The coronavirus crisis has allowed Caltex to cut the cost of its $165 million Ampol rebrand, with the fuel giant pushing ahead with the major revamp despite the turmoil in global oil markets.

Acting chief executive Matt Halliday told The Age and The Sydney Morning Herald the $6.2 billion business now had a stronger mandate to pursue the rebrand, unveiling the new Ampol logo which will start to be rolled out to petrol stations in the coming months.

Caltex interim chief executive Matthew Halliday with the old Ampol logo (left) and the new logo (right).
Caltex interim chief executive Matthew Halliday with the old Ampol logo (left) and the new logo (right).CREDIT:DOMINIC LORRIMER

“We think more than ever there’s a very strong case for people wanting to support an independent, Australian fuel brand,” he said. “If anything, the business case has only been strengthened.”

Caltex first revealed its plan to rebrand as Ampol just before Christmas last year after US oil giant Chevron terminated its licensing agreement, removing the Australian company’s right to use the Caltex name.Advertisement

Ampol was a historic Australian fuel business, founded in 1936 and originally known as the Australian Motorists Petrol Company. It was acquired by concrete seller Pioneer in 1988 before merging with Caltex Australia in 1995, who retains the rights to the name.

At the time, Caltex said the total cost of rebranding its 2000-odd petrol stations would be $165 million, but Mr Halliday said the company had identified a number of efficiencies which will see the total cost come in lower.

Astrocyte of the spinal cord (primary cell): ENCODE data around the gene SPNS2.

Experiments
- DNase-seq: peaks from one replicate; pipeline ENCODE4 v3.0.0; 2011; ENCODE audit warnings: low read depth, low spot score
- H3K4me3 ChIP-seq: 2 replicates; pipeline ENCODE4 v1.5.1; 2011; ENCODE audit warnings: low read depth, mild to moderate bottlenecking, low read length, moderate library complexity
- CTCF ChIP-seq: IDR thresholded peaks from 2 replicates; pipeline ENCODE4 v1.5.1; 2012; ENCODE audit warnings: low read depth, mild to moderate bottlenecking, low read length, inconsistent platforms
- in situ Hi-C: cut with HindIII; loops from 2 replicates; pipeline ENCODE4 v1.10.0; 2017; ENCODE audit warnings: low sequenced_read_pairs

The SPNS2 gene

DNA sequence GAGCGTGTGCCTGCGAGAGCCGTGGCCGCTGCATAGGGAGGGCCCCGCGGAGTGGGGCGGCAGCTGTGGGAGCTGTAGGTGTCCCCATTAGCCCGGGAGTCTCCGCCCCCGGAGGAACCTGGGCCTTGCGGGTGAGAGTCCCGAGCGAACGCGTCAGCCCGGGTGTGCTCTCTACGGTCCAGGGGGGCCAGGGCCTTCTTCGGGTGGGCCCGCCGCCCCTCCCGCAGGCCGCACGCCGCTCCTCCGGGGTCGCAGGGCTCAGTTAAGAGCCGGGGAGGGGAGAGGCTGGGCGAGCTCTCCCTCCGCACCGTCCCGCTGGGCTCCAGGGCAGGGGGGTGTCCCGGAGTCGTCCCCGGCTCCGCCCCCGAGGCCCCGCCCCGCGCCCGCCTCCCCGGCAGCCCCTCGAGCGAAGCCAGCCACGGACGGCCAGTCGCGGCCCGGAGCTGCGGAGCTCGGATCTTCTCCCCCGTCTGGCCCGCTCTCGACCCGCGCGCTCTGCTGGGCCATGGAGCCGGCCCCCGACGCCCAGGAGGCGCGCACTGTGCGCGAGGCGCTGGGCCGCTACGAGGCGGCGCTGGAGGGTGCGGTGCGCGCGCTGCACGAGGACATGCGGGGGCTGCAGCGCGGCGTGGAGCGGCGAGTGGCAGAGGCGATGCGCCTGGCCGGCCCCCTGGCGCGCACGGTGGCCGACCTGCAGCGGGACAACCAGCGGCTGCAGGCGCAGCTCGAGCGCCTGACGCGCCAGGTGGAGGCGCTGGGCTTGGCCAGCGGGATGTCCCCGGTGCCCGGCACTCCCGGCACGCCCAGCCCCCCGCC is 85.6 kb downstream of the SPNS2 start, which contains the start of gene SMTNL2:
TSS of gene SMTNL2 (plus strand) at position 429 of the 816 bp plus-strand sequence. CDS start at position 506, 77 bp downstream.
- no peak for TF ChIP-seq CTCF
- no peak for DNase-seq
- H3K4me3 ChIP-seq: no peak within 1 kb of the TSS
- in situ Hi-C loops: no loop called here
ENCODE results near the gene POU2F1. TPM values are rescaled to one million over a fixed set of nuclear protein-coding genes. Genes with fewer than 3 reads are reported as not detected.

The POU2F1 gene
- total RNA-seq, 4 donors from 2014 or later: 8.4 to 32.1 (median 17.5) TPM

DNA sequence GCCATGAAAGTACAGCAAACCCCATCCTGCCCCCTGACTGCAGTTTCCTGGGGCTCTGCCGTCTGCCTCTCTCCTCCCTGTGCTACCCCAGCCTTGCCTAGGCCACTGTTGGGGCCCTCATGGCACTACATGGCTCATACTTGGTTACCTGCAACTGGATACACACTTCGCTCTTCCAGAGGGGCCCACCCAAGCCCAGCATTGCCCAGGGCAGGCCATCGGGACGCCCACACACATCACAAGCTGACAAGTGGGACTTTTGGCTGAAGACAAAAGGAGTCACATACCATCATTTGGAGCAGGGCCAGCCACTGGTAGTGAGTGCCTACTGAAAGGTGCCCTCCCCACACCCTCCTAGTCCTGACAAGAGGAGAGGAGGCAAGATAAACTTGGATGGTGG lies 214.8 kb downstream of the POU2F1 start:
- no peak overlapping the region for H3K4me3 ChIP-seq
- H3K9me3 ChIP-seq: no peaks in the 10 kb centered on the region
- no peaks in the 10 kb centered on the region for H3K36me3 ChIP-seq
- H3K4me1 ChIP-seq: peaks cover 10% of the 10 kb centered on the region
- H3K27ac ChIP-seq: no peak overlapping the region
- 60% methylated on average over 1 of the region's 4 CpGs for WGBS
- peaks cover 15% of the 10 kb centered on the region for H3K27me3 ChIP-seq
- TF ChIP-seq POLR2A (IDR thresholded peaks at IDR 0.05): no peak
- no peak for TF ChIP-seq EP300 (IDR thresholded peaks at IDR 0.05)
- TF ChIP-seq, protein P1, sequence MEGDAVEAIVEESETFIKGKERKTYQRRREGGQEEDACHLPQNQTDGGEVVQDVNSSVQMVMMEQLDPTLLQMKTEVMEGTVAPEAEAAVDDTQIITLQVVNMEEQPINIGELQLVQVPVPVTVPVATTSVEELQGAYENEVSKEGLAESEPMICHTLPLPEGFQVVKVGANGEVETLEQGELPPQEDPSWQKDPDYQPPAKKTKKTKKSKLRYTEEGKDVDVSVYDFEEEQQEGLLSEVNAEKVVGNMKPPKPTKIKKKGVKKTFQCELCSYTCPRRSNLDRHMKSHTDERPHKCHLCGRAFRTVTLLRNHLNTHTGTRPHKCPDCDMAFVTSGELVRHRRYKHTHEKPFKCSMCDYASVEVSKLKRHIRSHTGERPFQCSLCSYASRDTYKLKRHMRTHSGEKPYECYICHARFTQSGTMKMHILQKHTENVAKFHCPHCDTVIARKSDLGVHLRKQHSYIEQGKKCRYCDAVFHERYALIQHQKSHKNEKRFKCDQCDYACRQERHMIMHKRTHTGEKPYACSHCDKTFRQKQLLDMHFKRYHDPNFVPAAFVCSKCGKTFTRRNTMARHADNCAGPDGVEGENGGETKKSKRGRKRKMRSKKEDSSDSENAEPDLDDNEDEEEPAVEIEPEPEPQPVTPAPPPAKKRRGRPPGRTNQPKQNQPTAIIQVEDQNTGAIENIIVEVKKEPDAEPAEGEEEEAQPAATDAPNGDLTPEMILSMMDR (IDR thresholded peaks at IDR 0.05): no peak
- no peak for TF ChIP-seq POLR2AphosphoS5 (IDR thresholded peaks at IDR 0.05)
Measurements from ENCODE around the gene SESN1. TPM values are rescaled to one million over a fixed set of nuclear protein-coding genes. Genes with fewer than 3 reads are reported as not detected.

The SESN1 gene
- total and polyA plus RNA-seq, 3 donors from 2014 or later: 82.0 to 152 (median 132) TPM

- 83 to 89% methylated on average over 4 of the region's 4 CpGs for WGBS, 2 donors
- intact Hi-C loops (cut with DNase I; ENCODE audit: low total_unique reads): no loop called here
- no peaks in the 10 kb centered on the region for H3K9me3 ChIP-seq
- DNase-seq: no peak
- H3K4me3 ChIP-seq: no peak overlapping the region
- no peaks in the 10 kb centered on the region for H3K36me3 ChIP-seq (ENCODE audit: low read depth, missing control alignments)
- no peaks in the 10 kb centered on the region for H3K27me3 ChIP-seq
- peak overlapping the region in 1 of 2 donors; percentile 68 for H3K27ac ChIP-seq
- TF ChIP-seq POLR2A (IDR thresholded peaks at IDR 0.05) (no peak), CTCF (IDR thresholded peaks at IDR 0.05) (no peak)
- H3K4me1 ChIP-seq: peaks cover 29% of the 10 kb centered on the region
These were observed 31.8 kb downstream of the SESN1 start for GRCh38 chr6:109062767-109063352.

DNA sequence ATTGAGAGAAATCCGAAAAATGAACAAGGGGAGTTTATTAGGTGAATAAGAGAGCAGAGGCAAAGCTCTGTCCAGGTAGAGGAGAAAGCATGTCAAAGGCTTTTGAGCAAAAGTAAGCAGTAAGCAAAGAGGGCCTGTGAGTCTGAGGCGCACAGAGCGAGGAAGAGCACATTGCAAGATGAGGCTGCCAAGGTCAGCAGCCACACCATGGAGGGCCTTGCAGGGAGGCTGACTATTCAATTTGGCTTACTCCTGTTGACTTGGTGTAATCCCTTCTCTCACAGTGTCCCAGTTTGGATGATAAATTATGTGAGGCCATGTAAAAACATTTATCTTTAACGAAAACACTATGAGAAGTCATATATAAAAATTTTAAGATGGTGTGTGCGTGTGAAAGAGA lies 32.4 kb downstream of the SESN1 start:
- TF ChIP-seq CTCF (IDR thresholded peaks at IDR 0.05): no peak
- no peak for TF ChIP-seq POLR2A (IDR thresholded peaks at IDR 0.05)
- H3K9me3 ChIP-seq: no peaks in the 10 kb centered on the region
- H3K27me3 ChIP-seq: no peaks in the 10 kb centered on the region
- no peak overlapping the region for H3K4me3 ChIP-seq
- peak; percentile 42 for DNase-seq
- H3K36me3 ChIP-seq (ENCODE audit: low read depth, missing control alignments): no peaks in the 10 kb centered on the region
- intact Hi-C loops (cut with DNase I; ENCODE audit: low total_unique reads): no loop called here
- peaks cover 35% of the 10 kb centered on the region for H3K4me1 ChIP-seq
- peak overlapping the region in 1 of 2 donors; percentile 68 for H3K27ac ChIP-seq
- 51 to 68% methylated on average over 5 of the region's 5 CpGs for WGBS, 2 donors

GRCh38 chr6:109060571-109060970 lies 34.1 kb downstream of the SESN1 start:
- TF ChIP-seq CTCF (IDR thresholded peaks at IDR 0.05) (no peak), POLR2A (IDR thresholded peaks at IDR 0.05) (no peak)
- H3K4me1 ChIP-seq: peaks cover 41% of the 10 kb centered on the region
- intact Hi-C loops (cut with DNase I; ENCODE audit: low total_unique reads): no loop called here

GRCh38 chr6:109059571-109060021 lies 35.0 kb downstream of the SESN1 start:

These savings will likely be in lower procurement costs due to a weaker market, along with synergies with existing network refresh plans, he said.

“We’ve got a much better platform now to execute this program more cheaply,” he said. “There’s an opportunity now to roll it out in a more efficient way than we could have last year.

The cheaper rebrand, along with the $18 million to $20 million Caltex is slated to save in licensing fees annually, was welcomed by Mr Halliday as the company recovers from a tumultuous six months.

The business has been suffering from low fuel volumes and weak retail sales during the coronavirus crisis, which Mr Halliday said he expects will improve in the near term as eased restrictions prompt more Australians to go out driving.

However, Caltex will likely face a “prolonged challenge” in its refining business, which is wrestling with a global oversupply of oil. Last month, the company temporarily shut down its Brisbane refinery.

The coronavirus also recently nixed an $8.8 billion takeover offer from Canadian suitor Alimentation Couche-Tard, however, Mr Halliday said he was still hopeful of a fresh offer from the multinational convenience store operator.

“We’ll just continue to focus on the things we need to do and if Couche-Tard chooses to come back with a revised proposal that’s in the interest of our shareholders, then the board will consider it,” he said.

Meanwhile, Caltex will push ahead with a mooted $1.1 billion sale of 250 of its petrol site locations, with Mr Halliday saying it would proceed with either an IPO or trade sale when market conditions suit.

Extracted from The Age